Lawyers for the American Civil Liberties Union asked Judge Kristine Baker to grant an injunction against four laws passed this year by the General Assembly that would: * Make abortion after 15 weeks riskier by outlawing what the medical profession considers the safest procedure, dilation and evacuation; * Require doctors to inform local police when an abortion performed on a teenager age 14-16 absent any indication of abuse and that police create a record of the teenager's abortion and be provided the fetal remains; * Require abortion providers to ask women seeking an abortion if they know the sex of the fetus, and, if they do, obtain all of their previous obstetrical records to determine if they have a "history of aborting fetuses" of a certain sex, as the lawyer for the state said today in court. * Require notification of a woman's partner — or abuser — that she intends to have an abortion, ostensibly so they can agree on the disposition of the remains of the fetus.
    • Jul 13, 2017
  • More »

Readers also liked…

  • Ex-Hog Darrell Walker spotlighted for collection of work by black artists

    Former Razorback basketball player Darrell Walker and his art collection get a mention in today's New York Times in an article about the rising profiles and prices of black artists.
    • Nov 29, 2015
  • Arkansas: Land of .......

    Welcome to Arkansas: Land of cowardly politicians, discriminatory laws, inhumane turkey drops and lots and lots of Trump voters.
    • Oct 8, 2016
  • Federal judge wants John Goodson to explain class action maneuvering

    A show-cause order filed Monday by federal Judge P.K. Holmes of Fort Smith indicates class action attorney John Goodson has some explaining to do about the move of a class action complaint against an insurance company from federal to state court with an instant pre-packaged settlement that has been criticized as a windfall for Goodson.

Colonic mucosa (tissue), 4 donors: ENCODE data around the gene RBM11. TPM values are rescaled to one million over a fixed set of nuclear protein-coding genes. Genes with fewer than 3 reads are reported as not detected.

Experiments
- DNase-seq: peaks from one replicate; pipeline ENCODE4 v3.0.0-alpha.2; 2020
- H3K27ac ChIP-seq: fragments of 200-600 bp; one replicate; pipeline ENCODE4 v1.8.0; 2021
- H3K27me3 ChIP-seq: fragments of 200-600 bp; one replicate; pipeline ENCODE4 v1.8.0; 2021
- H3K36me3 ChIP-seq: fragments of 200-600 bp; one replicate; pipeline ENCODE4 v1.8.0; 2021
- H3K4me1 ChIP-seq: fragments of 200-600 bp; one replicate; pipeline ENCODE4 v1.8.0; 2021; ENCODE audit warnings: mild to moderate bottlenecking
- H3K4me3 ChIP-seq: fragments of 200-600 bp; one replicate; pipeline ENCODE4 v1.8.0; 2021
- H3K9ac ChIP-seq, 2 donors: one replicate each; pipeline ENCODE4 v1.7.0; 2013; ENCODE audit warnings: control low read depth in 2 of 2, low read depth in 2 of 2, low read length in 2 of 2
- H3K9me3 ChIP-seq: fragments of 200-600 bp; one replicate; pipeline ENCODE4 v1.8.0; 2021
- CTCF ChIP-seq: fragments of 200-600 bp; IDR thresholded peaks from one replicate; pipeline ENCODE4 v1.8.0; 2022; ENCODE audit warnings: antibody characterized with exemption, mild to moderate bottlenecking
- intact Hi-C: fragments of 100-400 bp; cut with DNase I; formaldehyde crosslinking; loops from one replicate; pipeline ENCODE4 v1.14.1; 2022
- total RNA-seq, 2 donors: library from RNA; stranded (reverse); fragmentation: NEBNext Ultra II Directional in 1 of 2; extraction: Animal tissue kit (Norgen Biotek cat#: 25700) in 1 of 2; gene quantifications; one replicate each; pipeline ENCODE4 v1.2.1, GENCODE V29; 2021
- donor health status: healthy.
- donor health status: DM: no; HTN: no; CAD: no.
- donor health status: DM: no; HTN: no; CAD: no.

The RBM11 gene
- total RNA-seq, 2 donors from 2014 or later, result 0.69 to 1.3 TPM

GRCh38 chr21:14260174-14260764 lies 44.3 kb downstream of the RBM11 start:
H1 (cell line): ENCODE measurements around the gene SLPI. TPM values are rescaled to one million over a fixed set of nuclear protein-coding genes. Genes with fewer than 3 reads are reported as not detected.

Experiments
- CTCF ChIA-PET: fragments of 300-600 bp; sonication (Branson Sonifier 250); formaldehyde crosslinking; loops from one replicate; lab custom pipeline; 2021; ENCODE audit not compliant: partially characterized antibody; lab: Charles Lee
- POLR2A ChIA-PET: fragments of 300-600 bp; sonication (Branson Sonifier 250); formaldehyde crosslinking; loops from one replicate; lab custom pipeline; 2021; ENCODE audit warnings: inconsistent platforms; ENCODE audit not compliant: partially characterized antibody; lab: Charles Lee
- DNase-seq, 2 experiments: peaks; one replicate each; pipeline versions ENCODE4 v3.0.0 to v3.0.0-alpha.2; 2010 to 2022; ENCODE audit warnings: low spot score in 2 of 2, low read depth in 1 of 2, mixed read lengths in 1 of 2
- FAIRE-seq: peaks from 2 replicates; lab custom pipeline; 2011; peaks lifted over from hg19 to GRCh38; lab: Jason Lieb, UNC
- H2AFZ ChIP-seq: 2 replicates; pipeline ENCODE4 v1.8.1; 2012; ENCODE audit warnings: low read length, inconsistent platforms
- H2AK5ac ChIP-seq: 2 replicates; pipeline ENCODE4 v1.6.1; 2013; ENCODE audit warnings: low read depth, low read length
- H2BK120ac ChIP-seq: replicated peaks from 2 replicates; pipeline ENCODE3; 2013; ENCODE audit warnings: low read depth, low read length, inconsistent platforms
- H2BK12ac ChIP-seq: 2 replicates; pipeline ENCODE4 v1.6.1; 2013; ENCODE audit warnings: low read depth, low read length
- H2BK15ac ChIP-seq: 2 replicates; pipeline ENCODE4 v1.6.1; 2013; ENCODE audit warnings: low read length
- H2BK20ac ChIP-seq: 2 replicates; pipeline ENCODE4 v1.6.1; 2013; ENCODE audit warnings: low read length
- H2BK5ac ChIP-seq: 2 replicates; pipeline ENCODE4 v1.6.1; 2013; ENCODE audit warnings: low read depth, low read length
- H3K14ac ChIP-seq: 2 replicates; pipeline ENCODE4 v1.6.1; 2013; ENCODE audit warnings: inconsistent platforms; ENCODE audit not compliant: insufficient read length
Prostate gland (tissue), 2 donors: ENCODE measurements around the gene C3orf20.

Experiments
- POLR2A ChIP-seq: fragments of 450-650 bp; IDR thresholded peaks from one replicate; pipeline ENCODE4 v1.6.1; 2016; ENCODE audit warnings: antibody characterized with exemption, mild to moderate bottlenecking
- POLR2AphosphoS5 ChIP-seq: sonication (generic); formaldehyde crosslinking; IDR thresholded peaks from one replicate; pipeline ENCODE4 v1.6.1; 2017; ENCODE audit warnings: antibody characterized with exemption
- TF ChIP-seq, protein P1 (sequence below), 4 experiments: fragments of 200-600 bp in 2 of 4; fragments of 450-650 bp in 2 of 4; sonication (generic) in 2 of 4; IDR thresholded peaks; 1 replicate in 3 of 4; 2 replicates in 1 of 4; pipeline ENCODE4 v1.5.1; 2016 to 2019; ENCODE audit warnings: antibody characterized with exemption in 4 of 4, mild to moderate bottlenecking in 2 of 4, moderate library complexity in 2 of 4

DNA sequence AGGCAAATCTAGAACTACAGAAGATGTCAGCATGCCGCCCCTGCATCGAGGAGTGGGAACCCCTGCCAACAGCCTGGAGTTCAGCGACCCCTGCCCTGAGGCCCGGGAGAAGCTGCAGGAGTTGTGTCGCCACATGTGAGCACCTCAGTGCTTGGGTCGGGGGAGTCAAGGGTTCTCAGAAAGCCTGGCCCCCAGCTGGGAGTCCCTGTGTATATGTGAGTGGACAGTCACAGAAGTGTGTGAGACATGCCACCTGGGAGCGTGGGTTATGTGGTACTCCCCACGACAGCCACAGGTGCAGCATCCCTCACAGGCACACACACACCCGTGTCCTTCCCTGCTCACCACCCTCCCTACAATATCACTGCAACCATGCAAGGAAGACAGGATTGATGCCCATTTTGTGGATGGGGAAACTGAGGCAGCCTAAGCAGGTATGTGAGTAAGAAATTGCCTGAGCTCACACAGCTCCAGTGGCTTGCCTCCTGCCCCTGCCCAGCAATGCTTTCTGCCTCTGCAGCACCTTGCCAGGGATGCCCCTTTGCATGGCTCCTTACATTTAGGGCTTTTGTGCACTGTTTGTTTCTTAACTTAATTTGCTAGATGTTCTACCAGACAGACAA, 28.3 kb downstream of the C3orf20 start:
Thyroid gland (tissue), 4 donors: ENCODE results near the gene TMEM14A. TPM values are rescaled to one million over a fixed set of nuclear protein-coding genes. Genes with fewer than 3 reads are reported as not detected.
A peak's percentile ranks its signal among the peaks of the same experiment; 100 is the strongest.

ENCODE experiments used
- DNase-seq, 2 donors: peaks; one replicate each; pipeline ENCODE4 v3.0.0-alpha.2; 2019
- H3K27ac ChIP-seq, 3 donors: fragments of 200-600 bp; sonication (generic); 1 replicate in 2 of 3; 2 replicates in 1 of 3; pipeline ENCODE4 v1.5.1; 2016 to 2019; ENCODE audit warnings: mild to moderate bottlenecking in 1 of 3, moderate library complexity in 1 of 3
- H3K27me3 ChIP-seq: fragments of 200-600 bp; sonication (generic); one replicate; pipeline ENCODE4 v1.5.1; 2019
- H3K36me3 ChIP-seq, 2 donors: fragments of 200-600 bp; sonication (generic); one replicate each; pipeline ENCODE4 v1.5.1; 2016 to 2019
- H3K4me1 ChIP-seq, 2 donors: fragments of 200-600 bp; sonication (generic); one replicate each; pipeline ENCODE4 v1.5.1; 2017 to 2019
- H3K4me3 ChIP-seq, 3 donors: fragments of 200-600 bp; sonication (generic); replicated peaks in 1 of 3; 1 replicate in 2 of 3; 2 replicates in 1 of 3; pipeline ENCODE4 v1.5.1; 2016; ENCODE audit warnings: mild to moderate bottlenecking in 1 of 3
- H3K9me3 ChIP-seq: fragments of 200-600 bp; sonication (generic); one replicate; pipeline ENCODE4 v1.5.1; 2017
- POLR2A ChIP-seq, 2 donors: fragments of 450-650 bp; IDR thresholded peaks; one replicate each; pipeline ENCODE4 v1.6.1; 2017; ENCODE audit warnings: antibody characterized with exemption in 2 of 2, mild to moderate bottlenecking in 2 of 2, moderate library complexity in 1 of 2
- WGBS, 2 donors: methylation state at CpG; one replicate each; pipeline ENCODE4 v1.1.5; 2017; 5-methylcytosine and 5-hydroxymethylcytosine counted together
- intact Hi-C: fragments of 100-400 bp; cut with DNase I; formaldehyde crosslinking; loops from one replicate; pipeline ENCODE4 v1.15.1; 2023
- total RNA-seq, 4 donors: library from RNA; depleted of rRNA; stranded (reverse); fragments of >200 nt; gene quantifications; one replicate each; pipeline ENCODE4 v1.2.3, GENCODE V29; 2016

• Dec 22, 2015

People who saved…

Most Shared

  • So much for a school settlement in Pulaski County

    The Arkansas Democrat-Gazette's Cynthia Howell got the scoop on what appears to be coming upheaval in the Pulaski County School District along with the likely end of any chance of a speedy resolution of school desegregation issues in Pulaski County.
  • Riverfest calls it quits

    The board of directors of Riverfest, Arkansas's largest and longest running music festival, announced today that the festival will no longer be held. Riverfest celebrated its 40th anniversary in June. A press release blamed competition from other festivals and the rising cost of performers fees for the decision.
  • Football for UA Little Rock

    Andrew Rogerson, the new chancellor at UA Little Rock, has decided to study the cost of starting a major college football team on campus (plus a marching band). Technically, it would be a revival of football, dropped more than 60 years ago when the school was a junior college.
  • Turn to baseball

    When the world threatens to get you down, there is always baseball — an absorbing refuge, an alternate reality entirely unto itself.

Most Viewed

Most Recent Comments

Blogroll

 

© 2017 Arkansas Times | 201 East Markham, Suite 200, Little Rock, AR 72201
Powered by Foundation